A good year for women on film, as exemplified in new releases The Eyes of My Mother, Miss Sloane, and more
Matthew Lickona 5 p.m., Dec. 9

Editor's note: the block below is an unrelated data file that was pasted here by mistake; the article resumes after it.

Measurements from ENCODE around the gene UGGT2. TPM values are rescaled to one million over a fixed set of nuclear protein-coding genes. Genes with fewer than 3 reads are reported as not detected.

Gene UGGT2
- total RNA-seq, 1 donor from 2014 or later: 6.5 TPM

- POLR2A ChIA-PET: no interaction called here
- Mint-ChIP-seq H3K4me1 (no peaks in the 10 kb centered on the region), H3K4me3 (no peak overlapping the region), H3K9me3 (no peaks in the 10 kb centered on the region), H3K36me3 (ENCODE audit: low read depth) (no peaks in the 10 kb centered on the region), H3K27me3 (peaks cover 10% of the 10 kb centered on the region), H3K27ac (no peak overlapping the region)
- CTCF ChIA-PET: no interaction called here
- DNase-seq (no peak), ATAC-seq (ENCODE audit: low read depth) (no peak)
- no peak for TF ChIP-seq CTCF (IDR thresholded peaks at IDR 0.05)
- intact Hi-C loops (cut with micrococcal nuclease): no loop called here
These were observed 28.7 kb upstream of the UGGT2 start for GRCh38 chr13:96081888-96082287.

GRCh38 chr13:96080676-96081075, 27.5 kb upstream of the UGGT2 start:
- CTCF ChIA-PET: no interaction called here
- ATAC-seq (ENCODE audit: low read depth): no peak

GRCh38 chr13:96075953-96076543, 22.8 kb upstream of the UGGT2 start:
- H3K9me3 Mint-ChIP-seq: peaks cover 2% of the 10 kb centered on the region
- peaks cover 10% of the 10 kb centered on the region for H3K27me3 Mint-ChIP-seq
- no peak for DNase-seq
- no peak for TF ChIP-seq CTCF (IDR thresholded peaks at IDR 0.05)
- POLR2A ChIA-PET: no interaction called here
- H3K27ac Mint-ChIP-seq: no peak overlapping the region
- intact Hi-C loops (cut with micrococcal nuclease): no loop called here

Here's what you know about the Italian city of Pompeii: it was buried in ash when a nearby volcano erupted with sudden fury in 79 AD. If you're plunking down $12 to watch a volcano erupt and destroy a city — first via earthquake, then via flaming boulder bombardment, then via tidal wave, and finally via superheated ash cloud — then you'll get that. But all that meaningless, computer-generated, natural-disaster carnage gets tedious, and quickly. What's much, much more fun is what comes before. You got yer enslaved "savage" (Kit Harrington, fit and fresh as a daisy) who's more civilized than his imperial overlords, gladiating his way across the Roman Empire. You got yer forbidden love across class lines set against the backdrop of spectacular disaster. You got yer political maneuvering, dominated by a dirty Roman senator (Kiefer Sutherland, having the time of his life) who's got his eye on the same girl as our hero. You even got yer arena combat narrated by Greek chorus! And hell if director Paul W.S. Anderson doesn't serve up some actually interesting overhead shots of the doomed city pre-destruction. With all this goodness, who needs a script or a compelling lead? 2014.